Sarkeesian held it together. “Maybe the princess shouldn’t be a damsel, and maybe she could save herself?” she posited, raising one perfectly arched eyebrow at Colbert. When the cheers from the crowd finally subsided, Colbert rolled his eyes. “I didn’t know you bought a posse,” he said. Sarkeesian smiled and shrugged. “I’m well liked.”
Looking beyond the lunatic fringe of threats and accusations, it’s possible to find measured, well-reasoned critical responses to Sarkeesian's work. A common complaint seems to be that the harassment campaign around her has drowned out any valuable criticism of her work – like the point, frequently raised, that it's not just women who are harassed in online spaces. "Feminist Frequency frequently addresses the depictions of sexualized violence against women in video games. It doesn't compare and contrast them with the instances in the very same games where men are victims of abuse as well," one critic wrote.
Others have found Sarkeesian's analysis as too shallow, arguing it doesn't try hard enough to preach beyond the choir. Longer, more academic deconstructions have pointed out that Sarkeesian's critique – especially of video games – fails to take context into account. "Sarkeesian never attempts to justify her criticism of video game tropes on the grounds that they lead to bad games, or poorly told stories, but rather with the utilitarian argument that these tropes damage society too much for any story, no matter how well told, to include them," wrote another critic.
When Ola Rogula, a female game developer, posted one of Sarkeesian's Tropes vs Women in Video Games videos on her Facebook page, she was surprised to discover a lot of the negative feedback on the video came from female users. She decided to try and investigate why and came to the conclusion that while she agreed with Sarkeesian's analysis on the representation of women in video games, she was disturbed by the implication that this was because video game developers themselves are sexist. She argued that perhaps the problem was more to do with the lack of female developers in the industry, something she acknowledged was happening more and more, especially in the indie scene.
Sarkeesian acknowledges some feedback she's received has been useful: when she used the term "both genders" in one video, for example, she was told this was reductive. She now uses the term "all genders". "It is important to me, that we don't get trapped in a bubble or are releasing work that is wrong, offensive or is not accessible," she says.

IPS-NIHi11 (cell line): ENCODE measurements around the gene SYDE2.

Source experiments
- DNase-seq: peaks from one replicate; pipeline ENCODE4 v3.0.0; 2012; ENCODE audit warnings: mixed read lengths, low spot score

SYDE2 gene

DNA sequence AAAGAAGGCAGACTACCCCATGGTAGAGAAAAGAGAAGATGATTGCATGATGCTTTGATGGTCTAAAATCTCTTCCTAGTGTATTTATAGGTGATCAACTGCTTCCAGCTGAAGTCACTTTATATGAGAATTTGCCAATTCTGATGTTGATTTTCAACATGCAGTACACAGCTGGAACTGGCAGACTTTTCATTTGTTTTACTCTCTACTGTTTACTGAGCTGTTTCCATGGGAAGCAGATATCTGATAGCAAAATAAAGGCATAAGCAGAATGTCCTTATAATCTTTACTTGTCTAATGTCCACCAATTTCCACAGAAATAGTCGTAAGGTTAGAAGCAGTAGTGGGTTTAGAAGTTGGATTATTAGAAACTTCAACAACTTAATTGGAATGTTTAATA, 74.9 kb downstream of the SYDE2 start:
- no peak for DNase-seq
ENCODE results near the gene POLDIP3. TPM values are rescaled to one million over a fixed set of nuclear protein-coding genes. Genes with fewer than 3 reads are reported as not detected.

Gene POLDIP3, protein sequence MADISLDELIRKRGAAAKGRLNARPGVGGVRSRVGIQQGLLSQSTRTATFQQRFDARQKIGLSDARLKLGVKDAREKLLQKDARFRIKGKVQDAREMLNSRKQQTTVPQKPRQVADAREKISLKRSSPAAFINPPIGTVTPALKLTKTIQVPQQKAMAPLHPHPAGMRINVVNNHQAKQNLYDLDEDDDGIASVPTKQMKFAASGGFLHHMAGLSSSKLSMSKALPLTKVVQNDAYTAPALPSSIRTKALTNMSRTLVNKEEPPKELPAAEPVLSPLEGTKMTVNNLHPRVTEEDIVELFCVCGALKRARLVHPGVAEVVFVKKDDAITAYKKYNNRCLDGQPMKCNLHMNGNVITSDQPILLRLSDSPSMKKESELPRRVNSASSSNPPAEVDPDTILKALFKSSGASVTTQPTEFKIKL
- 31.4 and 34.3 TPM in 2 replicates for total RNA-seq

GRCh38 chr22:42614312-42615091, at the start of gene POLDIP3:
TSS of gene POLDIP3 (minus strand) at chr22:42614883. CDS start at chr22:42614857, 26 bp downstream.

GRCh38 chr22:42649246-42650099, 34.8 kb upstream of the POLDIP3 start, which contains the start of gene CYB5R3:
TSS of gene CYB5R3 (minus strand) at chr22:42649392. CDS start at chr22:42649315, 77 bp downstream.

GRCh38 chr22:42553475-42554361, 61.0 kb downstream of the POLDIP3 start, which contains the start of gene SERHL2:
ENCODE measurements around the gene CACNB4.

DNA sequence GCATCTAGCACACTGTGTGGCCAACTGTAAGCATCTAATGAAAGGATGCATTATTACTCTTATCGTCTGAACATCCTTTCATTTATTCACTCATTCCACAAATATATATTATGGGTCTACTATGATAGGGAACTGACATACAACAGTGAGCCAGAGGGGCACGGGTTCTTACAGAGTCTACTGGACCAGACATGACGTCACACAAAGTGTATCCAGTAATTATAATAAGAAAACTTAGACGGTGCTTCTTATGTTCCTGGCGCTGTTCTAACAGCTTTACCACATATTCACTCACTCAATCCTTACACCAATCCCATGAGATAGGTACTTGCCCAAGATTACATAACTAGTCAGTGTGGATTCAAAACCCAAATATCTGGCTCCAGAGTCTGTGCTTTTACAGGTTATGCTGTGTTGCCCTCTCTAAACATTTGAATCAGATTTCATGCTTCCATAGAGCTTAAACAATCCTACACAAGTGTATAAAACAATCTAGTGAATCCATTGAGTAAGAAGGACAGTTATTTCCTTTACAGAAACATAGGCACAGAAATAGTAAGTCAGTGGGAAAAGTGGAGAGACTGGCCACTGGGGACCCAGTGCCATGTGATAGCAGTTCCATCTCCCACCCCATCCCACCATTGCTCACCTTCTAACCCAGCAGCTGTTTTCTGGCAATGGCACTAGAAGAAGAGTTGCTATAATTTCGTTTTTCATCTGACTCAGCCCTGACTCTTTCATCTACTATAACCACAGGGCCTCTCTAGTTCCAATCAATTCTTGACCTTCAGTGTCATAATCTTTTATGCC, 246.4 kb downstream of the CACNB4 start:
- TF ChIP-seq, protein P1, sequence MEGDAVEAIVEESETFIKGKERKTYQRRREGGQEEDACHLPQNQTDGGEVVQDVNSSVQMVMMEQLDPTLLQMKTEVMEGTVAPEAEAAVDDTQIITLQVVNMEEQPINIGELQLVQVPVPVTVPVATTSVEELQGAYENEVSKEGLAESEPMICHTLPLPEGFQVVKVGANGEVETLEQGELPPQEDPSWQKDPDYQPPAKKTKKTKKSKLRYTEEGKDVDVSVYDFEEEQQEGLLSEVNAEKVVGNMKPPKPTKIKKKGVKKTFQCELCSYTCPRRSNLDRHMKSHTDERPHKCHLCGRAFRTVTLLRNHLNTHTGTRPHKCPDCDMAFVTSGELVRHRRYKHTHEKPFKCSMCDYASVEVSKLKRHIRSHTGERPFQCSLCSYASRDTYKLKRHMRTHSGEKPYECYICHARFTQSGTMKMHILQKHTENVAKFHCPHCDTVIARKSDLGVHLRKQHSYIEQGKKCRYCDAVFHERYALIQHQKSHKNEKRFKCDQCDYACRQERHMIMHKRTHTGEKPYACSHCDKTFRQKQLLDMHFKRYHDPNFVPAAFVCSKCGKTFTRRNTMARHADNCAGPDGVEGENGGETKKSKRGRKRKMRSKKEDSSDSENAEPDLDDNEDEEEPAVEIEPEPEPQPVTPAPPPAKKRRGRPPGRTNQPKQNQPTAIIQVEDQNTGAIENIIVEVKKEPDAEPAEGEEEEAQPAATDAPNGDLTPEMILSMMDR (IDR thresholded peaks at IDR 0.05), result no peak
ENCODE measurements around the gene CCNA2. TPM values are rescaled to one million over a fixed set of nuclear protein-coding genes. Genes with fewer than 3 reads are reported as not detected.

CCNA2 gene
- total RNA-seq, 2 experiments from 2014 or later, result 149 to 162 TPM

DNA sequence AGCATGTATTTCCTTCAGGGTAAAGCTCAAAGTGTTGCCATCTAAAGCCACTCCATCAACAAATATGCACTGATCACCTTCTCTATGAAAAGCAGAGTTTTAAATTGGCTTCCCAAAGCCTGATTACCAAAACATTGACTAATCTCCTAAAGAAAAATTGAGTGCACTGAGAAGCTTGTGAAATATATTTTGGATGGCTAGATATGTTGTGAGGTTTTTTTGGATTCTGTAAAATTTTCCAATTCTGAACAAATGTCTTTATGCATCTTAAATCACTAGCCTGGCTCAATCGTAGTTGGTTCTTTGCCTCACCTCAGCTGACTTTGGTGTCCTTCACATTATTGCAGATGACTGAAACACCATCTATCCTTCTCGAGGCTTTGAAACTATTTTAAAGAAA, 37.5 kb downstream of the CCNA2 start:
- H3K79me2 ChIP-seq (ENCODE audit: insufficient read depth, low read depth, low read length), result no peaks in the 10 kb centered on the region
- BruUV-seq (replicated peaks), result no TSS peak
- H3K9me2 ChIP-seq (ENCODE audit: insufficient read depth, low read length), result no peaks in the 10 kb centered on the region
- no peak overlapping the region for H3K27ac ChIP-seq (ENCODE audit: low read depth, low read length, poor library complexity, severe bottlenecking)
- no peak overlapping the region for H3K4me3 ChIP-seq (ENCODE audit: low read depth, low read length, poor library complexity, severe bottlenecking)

In recent years, Sarkeesian has been invited to speak at – and in some cases consult for – a number of high profile game development studios, including Destiny creators Bungie, Ubisoft, makers of The Division, and Call of Duty publisher Activision. She’s not allowed to say much more than this due to non-disclosure agreements, but in general, these consulting gigs consist of giving feedback on character and story, pointing out any potential pitfalls that could reinforce harmful stereotypes, and offering solutions. “You can see in the games coming out now that they’re trying to do better,” she tells me. “Some studios are paying attention – that’s new. Having the press report about representational issues and asking developers about women – that’s also new.”
Neil Druckmann, creative director and writer at the award-winning Santa Monica studio Naughty Dog, has often spoken publicly about his support for Sarkeesian and the influence her work has had on Naughty Dog games. He presented Sarkeesian with the 2014 Game Developers Choice Ambassador Award. “Anita’s work was highly influential in my approach to writing for The Last of Us – greatly improving its story,” Druckmann said as he introduced Sarkeesian. “Many developers now have a greater understanding of character tropes and the shortcomings they can lead to.”
Sarkeesian’s work helped Druckmann avoid cliches when designing the character of Ellie in the post-apocalyptic The Last of Us. This extended to the promotion of the game: Druckmann says his team had a number of “back and forths” with publisher Sony about Ellie appearing in all the trailers for the game as well as front and center on the box art after one of the early proposals for a trailer suggested that Ellie not be included. Later, Druckmann asked for Sarkeesian’s opinion on the story elements of The Last of Us: Left Behind. “There’s been a huge shift in thinking and talking about diversity [in the games industry], and it’s in large part thanks to Anita’s work,” Druckmann tells me, pointing to Horizon Zero Dawn, The Last of Us Part II and Uncharted: The Lost Legacy – games with multimillion dollar advertising campaigns, all starring female characters. “The fact that the next Uncharted is starring two women of color goes to show how far we’ve come as a studio.”